Thursday, October 1, 2015

Freemason Wisdom: Henry Ford On Attitude

"If you think you can do a thing, or think you can't do a thing--you're right!"

~Henry Ford
Palestine Lodge No. 357
Detroit, Michigan

Sometimes I have to remind myself of this wisdom.  I've been going through some challenging times myself just lately.  I look at all the things I have to do, and the limited time and resources I have to accomplish it all, and feel I'm destined to fail miserably.

Been here before.  A little self-doubt at times is natural--it means we're getting out of our comfort zone, and that's a good thing.  But then I remember that very often the only difference between success and failure is our belief in our own abilities.  The more positive our attitude is toward a project we're working on, the more time and effort we typically put into it.  And more often than not, those insurmountable obstacles we fretted over aren't so insurmountable after all.

Get your head around it, roll up your sleeves and dive into it.  It won't be long before that challenge is well behind you, and you're stronger and wiser for having overcoming it.

Just remember that if you can believe it, you can achieve it.

~Todd E. Creason

Saturday, September 26, 2015

Dogs And People Aren't That Much Different

This is why Gracie thinks her last name is "damn-it"
Those of you that have read my novels probably know that I have a great affection for German shepherds--Rosco plays an important role in all three of my novels as Levi Garvey's ever-present sidekick.  That's one of the few places where my art imitates my life.  For the last eleven years I've had a great dog, a German shepherd mix named Roxanne.
No, we don't bite Daddy and knock his glasses off . . .
Roxanne is getting pretty old now, so last January we added a new member to our family--a six week old full blooded German shepherd puppy we named Gracie.  German shepherd are great dogs, but they are very challenging puppies.  They require a great deal of patience for the first year or so, and as an owner, you have to be absolutely consistent in how you train them--unless you're fond of chaos.

Gracie is being perfect.  Gracie and Roxanne are on duty protecting Katie while she plays in the yard.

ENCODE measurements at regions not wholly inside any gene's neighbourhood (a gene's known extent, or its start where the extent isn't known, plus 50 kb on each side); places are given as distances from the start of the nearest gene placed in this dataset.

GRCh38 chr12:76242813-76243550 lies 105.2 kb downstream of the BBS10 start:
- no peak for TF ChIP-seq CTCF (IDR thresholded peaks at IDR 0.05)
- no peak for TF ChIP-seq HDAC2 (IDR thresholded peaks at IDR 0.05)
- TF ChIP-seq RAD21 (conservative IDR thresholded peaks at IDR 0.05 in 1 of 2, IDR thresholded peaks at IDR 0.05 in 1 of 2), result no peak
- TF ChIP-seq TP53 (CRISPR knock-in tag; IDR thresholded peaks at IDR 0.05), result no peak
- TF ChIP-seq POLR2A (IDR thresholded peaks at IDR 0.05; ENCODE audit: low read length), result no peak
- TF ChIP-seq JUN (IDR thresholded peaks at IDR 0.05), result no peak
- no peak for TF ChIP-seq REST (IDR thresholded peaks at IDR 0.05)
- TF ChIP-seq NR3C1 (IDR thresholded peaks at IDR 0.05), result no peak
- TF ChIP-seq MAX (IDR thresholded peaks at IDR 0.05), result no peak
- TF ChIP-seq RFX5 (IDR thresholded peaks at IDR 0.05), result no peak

The first eight months or so, Gracie was all play, all the the time.  They love to wrestle, and can be rough when they play, and although they don't mean to, we all went through a lot of band-aids due to sharp little puppy teeth and nails.  But the most important thing you have to understand about these dogs, is that they have to be engaged at all times.  You have to be watching them, playing with them, and instructing them almost constantly.  People who get German shepherds often don't understand just how much work it is in the beginning.
Wasn't paying attention and Gracie got bored.  I wonder what's up on the table?
When Gracie is bored, she becomes a huge problem.  She's basically a huge pain in the butt.  She chews things up.  She'll jump up on you, or try and knock you down so you'll play with her.  She annoys Roxanne.  She'll jump up on the furniture (including the dining room table).
Gracie "helping" in the kitchen.  Being the perfect pup.
But when she is involved in something she's the perfect dog.  Whatever I'm doing, I give her a job.  Like when we're walking, she runs ahead and checks things out, then comes back to report.  When we're cleaning up the kitchen, it's her job to lick all the dishes before I load them in the dishwasher (sometimes we get confused and lick the clean ones, we just don't tell mom).  She's recently learned it's her job to alert us when somebody pulls into the driveway.  She spends a good deal of her time occupying herself in the window keeping a look out.
Gracie again being the perfect pup.  She has a job playing with Katie (and trying to kick out a rabbit most likely)
People aren't really that much different than dogs.  People need a job to do as well.  They need to be engaged.  They need something to occupy their time.  They need to feel like they are contributing in some way.  And just like my sometimes ornery puppy Gracie, when people don't have constructive things to do, they often wander into chaos as well.

~Todd E. Creason

Tuesday, September 22, 2015

Old Dogs And New Tricks